Obama Stimulates NBC’s Olympic Haul

President invests $6M on London Games, helping network pass $1 billion mark

NBCUniversal has booked more than $1 billion in national TV and digital advertising for its coverage of the 2012 Olympic Games. And while you can count President Barack Obama as one of the games’ sponsors, none of that windfall appears to have originated in Gov. Mitt Romney’s coffers.

Over the course of the last 30 days, NBCU has brought in an additional $50 million in ad sales revenue, a surge driven by its expanded package of digital inventory and some late political expenditures. And while the decision to live-stream 3,500 hours of competition significantly contributed to NBCU’s ability to reach the $1 billion mark, an incremental investment from President Obama’s campaign also helped move the needle.

Insiders say the Obama campaign has snapped up $6 million in Olympics airtime, a national buy that includes at least one 30-second prime-time spot per night. The first Obama ad will air Friday night (July 27) during NBC’s coverage of the Opening Ceremonies.

The buy includes daytime and afternoon inventory.

While the president has secured time on the biggest media platform of the summer, his opponent thus far has given the Olympics a wide berth. With just 48 hours to go before the 2012 London Games officially get under way, the Romney campaign has yet to make a national buy. (Which is not to say the former Massachusetts governor won’t make a late bid for Olympic glory; in what could be a precursor of a late Romney move, the Republican National Committee this week picked up a run of prime-time spots.)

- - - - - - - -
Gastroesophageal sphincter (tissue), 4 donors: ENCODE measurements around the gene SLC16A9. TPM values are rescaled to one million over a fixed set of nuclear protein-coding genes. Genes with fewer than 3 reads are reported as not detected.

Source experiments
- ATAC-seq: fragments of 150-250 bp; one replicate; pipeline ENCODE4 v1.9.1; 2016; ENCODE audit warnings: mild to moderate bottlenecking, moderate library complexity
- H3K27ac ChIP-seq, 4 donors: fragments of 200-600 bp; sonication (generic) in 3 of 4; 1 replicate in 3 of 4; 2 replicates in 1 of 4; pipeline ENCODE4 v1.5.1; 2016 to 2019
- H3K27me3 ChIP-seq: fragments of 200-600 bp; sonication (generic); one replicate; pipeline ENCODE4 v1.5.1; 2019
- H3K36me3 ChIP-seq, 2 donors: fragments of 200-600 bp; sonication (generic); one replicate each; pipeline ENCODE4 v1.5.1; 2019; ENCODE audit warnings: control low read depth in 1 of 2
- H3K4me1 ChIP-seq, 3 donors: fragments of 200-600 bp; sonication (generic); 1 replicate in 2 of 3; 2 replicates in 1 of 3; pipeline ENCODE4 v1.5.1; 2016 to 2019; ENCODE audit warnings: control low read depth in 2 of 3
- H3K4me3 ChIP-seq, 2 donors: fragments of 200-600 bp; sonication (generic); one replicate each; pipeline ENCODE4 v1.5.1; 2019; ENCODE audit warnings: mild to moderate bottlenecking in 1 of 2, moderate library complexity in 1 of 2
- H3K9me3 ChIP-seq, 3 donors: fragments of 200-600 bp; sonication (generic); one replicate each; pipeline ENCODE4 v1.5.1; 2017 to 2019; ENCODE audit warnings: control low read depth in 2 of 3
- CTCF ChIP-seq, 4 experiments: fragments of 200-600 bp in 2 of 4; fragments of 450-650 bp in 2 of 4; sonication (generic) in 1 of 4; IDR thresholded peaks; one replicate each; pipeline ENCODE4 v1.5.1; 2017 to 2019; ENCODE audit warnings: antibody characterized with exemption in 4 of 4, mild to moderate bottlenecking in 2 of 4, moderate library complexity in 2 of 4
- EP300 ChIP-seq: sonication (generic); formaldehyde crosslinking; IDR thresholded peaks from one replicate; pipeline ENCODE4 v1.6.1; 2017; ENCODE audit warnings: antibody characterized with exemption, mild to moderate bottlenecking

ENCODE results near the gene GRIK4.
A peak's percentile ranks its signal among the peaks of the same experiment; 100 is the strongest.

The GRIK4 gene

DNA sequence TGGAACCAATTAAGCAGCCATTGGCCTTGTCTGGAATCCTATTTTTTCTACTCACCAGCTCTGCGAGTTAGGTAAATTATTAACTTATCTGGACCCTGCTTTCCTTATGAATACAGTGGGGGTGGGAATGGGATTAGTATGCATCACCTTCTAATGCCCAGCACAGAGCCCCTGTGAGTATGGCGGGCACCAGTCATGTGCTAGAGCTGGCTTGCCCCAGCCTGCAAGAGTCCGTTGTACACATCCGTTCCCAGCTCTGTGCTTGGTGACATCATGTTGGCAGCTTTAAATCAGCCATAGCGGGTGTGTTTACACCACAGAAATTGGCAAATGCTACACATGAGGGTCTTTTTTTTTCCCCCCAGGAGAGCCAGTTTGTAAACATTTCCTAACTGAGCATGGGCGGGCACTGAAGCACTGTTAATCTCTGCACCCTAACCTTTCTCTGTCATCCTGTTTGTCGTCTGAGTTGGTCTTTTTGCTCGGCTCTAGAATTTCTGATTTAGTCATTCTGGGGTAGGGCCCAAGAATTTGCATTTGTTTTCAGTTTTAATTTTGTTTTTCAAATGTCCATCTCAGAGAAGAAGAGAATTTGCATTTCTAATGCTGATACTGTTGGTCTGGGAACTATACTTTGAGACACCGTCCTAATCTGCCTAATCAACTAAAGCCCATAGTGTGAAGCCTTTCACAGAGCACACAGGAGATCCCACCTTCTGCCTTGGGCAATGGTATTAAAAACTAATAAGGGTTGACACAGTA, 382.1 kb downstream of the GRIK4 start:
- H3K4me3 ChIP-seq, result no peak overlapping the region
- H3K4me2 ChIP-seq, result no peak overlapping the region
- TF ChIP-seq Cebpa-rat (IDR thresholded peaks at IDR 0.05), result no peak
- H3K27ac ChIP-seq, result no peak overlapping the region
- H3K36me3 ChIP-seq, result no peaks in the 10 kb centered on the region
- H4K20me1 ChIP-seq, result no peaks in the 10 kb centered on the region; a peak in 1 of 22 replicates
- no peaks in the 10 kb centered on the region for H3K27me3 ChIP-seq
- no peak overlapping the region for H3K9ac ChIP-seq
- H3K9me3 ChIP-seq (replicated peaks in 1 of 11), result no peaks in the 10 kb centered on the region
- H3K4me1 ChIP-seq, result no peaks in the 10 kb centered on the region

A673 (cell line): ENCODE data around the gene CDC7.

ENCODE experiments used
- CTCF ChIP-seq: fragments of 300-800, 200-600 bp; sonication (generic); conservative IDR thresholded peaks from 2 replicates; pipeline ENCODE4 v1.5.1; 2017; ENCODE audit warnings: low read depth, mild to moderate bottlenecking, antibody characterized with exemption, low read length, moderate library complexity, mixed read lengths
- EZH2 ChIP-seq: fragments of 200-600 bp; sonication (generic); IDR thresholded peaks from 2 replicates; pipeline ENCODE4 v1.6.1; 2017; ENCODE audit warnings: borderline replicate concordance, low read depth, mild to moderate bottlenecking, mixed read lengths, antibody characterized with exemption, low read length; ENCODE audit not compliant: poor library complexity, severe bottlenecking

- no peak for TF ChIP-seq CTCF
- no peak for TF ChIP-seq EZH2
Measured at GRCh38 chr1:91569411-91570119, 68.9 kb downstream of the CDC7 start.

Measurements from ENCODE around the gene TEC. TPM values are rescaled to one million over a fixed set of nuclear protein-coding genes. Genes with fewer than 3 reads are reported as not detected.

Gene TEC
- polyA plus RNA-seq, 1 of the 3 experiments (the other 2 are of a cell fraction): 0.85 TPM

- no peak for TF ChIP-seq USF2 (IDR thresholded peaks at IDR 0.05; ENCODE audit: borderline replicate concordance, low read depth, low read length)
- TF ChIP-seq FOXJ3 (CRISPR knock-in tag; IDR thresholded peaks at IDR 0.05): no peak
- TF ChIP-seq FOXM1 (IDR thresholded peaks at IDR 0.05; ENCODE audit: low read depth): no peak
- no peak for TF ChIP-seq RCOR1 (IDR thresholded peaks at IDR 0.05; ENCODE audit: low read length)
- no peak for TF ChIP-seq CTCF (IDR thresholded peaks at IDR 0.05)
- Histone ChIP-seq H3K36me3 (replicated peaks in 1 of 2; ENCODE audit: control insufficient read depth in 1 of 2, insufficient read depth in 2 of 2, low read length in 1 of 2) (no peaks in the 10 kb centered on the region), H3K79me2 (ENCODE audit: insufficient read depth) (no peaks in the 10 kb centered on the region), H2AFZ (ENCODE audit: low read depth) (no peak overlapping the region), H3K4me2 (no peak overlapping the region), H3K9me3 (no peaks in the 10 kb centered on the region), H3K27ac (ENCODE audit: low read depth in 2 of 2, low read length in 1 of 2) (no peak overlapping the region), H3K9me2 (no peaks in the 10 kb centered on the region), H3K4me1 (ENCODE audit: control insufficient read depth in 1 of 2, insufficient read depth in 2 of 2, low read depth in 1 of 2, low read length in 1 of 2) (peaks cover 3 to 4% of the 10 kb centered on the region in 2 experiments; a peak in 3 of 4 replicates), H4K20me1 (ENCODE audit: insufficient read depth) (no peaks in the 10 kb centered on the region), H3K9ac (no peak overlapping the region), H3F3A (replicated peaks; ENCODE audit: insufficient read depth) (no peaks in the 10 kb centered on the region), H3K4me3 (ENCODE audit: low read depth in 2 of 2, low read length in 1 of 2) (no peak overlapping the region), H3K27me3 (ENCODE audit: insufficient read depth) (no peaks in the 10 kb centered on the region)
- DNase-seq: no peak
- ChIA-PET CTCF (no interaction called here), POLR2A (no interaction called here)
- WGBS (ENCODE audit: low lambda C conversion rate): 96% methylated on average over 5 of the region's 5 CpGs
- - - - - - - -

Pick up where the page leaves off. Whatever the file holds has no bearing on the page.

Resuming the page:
With an average prime-time unit rate of around $350,000 per :30, the Obama campaign has invested north of $6 million in Olympics inventory. Marketers outside the political ecosphere are paying a steeper rate, as sources estimate the average prime-time spot in the 2012 games is worth as much as $725,000.

The Obama buy also includes as many as two-dozen ads on the NBCU cable properties NBC Sports Network, MSNBC, CNBC, Bravo and Telemundo. Cable time can be had for a mere fraction of the cost of doing business with the broadcast net.

While it remains to be seen if the Romney campaign will make a national buy, one political action committee has already made a big local push for the presumptive GOP candidate. The Super PAC Restore Our Future has bought $7.2 million worth of airtime in 11 states, with an eye toward running pro-Romney spots through Aug. 9.

The Restore Our Future ads will air in the battleground states of Colorado, Florida, Iowa, Michigan, Nevada, New Hampshire, North Carolina, Ohio, Pennsylvania, Virginia and Wisconsin.

In response to the buy, a newly formed advocacy group, unPAC, said it has collected 15,000 signatures on an electronic petition calling on NBCUniversal CEO Steve Burke to keep the Olympics free of Super PAC ads.

“The games are about national unity and fair competition; special interest negative ads are about division, half-truths and unfair play,” the group’s mission statement reads. “These ads have no place during the Olympics.”

That said, any decision regarding the content of locally airing ads is likely to be made at the affiliate level.

Last month, NBC Sports Group evp of sales and sales marketing Seth Winter said his team was on track to take in as much as $950 million in Olympic ad sales. Four years ago, the Beijing Games landed a grand total of $850 million in sponsor dollars.

Confirmed advertisers include McDonald’s, Visa, Procter & Gamble, AT&T and Coca-Cola. The two official auto sponsors are General Motors and BMW.

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